Translation: “Giiiiit”, is a monosyllabic exaggeration of “Please remove yourself from my personal space, field of vision, general vicinity, and life”. It is accompanied by a hand gesture reminiscent of an Italian Pizza Chef giving the backhand to an annoying delivery boy who has made a bad smell in the vicinity of the pizza oven.
For maximum auditory impact and accuracy of delivery, the “iiiiiit” sound must be somewhat guttural, as if one is attempting to expel a small rodent from one’s esophagus. It takes a while to get it right, but once one has mastered the intonation and appropriate physicality of both the gesture and the enunciation, it is surprisingly effective. Try it. Raise your left hand to ear level, palm facing you, fingers erect, thumb clenched strongly against the side of your palm. Wave your hand toward the offending Bad-Smell-Producer as though calling upon the Gods of Frustrated Teachers and Parents the World Over and articulate your displeasure with a good-old-fashioned, gutteral “Giiiiiiiiiiit”. One small wave of the hand for each i of the “Giiiiiit” is quite dramatic. I tried it with my weiner after a particularly offensive exhalation and found it most effective. (Weiner dogs are very sensitive.)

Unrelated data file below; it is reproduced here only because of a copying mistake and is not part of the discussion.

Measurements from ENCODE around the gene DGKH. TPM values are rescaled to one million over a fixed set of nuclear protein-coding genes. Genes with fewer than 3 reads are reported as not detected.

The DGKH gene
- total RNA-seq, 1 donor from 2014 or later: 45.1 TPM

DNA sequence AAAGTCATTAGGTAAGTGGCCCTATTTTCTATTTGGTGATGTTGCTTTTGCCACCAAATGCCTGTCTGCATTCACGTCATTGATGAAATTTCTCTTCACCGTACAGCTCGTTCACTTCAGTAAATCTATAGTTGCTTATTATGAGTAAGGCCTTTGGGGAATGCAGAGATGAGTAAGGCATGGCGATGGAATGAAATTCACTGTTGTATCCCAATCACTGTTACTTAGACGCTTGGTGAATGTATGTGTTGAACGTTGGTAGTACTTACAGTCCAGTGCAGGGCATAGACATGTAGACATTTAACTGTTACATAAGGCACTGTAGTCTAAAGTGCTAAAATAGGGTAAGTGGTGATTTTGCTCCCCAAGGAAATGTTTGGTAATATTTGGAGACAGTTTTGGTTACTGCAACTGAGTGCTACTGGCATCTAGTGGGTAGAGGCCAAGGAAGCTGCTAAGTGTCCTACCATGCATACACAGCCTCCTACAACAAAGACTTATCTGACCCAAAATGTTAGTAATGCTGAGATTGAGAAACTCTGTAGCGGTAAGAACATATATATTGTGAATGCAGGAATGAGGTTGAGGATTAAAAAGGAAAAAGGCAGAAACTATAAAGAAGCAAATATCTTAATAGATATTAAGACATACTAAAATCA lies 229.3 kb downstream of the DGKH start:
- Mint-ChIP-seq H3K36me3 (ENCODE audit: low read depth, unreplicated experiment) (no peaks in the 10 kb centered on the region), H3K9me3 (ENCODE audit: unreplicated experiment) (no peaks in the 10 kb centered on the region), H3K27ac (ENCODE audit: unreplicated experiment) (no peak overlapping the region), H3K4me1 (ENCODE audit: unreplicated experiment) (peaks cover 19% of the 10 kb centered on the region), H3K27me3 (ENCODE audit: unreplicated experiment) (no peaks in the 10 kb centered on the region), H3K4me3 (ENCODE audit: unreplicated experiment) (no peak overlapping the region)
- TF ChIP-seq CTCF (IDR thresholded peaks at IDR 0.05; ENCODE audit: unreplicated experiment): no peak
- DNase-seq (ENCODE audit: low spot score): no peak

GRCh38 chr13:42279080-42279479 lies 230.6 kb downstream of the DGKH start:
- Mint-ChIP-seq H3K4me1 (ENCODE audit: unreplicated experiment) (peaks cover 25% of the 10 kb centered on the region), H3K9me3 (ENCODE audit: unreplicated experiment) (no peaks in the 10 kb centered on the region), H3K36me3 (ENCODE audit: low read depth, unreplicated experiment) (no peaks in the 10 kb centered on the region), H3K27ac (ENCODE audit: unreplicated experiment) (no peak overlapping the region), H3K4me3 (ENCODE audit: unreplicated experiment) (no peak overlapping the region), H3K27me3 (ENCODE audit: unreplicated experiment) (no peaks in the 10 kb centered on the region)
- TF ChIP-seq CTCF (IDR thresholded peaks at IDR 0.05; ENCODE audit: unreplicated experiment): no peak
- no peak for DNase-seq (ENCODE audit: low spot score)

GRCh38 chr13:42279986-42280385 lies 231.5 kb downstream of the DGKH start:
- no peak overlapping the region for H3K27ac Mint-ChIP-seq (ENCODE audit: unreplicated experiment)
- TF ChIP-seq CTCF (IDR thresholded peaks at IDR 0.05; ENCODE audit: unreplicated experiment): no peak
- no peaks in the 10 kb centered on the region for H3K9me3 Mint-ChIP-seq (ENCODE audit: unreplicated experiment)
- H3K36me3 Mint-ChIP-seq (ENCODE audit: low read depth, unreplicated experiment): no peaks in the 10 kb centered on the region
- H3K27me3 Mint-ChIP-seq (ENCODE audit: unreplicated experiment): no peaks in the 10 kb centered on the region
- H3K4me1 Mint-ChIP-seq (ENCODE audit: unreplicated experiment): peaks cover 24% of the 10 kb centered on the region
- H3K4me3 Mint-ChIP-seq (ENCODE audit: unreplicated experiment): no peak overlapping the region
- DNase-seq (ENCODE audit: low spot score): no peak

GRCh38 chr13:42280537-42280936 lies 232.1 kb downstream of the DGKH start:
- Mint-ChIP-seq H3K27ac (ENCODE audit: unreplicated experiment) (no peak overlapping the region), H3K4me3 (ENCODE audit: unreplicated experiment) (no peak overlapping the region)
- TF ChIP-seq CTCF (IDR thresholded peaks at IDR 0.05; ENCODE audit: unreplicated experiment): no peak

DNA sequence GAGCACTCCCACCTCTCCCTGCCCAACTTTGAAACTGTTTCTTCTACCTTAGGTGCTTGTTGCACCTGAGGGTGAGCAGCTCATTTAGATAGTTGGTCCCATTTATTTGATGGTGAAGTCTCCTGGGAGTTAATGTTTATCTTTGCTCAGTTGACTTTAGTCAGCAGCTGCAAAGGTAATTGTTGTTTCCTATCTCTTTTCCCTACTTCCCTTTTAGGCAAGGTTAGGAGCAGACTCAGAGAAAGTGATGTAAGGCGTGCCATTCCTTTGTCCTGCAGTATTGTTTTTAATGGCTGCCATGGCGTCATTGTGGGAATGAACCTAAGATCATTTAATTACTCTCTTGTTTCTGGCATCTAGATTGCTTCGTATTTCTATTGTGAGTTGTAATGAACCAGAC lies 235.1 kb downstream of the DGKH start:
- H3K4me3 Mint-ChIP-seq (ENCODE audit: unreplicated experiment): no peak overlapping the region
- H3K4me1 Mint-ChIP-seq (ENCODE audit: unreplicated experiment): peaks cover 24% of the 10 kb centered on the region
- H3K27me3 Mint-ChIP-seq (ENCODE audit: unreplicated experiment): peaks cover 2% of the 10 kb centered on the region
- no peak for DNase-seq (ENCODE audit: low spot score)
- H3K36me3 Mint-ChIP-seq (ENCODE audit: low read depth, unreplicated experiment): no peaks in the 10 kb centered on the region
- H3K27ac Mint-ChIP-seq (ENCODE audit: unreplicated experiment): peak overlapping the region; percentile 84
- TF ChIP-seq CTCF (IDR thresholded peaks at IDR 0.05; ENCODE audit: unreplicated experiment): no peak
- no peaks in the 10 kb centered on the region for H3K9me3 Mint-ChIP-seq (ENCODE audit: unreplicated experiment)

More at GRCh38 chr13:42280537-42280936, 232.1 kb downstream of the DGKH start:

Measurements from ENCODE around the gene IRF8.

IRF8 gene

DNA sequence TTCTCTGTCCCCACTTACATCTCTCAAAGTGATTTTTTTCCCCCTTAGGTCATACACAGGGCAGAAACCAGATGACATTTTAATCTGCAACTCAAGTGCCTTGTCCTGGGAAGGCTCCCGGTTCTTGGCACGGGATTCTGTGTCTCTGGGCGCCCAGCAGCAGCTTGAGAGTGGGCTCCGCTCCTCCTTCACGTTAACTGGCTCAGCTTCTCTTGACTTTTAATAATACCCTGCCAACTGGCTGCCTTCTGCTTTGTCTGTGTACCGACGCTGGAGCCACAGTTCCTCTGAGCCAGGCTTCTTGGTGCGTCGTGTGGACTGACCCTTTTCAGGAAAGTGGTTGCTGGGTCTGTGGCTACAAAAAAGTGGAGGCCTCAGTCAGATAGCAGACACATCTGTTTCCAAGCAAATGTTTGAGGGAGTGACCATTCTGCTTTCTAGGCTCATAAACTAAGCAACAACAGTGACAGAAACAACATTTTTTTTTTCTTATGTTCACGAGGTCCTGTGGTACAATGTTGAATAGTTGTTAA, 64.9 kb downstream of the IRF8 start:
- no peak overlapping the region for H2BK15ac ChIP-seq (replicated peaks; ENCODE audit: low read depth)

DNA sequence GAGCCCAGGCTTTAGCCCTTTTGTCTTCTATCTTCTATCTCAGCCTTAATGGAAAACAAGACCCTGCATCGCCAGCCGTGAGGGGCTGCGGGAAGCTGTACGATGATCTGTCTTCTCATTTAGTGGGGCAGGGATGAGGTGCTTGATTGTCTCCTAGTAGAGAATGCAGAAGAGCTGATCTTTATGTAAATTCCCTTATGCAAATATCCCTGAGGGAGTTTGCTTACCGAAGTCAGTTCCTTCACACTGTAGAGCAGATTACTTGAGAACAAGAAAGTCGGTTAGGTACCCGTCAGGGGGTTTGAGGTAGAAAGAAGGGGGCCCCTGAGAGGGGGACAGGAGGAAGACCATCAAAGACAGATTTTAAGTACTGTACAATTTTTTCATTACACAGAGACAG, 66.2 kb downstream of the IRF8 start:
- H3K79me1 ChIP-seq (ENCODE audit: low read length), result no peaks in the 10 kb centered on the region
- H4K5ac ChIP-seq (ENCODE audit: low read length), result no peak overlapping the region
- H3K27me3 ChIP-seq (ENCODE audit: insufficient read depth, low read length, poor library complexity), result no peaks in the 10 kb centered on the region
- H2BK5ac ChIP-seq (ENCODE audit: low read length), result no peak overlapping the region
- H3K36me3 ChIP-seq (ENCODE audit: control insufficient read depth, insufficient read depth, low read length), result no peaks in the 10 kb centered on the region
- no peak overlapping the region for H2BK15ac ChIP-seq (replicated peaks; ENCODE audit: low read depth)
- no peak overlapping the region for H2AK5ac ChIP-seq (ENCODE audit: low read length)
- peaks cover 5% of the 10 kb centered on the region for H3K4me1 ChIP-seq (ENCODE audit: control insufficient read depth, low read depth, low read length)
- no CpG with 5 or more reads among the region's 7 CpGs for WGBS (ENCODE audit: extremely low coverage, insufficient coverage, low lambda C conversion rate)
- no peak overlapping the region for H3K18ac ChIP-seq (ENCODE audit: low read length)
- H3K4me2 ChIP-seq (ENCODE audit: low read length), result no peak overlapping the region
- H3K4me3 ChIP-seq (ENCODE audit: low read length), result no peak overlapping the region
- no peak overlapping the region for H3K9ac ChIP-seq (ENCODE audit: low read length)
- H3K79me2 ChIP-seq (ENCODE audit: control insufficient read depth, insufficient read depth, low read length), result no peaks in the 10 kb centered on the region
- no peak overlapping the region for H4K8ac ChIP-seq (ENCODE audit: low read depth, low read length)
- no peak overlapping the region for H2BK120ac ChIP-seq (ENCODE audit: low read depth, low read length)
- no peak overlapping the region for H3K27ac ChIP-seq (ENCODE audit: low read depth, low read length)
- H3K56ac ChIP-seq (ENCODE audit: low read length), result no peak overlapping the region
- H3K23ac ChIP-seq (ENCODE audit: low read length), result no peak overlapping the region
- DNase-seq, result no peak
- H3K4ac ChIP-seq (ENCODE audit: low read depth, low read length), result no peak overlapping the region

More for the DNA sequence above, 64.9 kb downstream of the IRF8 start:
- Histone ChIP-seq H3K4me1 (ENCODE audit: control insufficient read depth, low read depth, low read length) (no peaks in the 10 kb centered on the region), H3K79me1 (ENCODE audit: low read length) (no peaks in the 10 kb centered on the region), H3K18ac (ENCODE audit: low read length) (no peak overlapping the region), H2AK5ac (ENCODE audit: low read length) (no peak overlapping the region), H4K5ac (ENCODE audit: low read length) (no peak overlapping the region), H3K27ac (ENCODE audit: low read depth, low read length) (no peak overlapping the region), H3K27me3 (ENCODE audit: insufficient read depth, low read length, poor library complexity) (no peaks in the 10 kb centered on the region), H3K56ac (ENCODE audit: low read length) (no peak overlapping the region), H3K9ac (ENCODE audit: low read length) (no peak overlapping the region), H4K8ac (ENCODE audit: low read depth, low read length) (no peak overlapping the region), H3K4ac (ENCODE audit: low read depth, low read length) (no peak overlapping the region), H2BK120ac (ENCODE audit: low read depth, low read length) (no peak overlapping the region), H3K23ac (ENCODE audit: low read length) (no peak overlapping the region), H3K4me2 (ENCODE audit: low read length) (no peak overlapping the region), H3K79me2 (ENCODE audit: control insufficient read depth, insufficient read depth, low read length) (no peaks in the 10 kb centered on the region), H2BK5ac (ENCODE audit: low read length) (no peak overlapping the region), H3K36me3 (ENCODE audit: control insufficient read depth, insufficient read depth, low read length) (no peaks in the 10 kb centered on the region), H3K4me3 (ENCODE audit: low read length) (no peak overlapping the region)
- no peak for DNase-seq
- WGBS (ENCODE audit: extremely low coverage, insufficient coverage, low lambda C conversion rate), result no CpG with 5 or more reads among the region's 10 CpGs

This has been the running joke all semester, as it is a phrase that encompasses a world of meaning in one syllable. That’s what these Millenials seem to want from the world. A gesture, a word, something quick and easy that gets to the point so they can move on to more important things, like twitter. I’mlinking a video here by Sulibreaks which is brilliant piece of spoken word poetry that speaks to exactly what young people are looking for in education today. I get it. I sympathize. But what does this mean:
“So this one is for my generation, the ones who found what they were looking for on google, the ones who followed their dreams on twitter, pictured their future on instagram, accepted destiny on facebook.” (Breaks, Suli. “I will not let exam results decide my fate” 2012)
Um. Destiny on facebook? I think this is a whole other blog post. For when I feel stronger.
It’s the end of the school year. I’m exhausted. The little darlings wrote their final exam today and I am through with them until next September when many of them will come back to me for Grade 11 English. Until then, I will bask in the good memories… or try to erase them from my soul.
But for now? Giiiiiiit!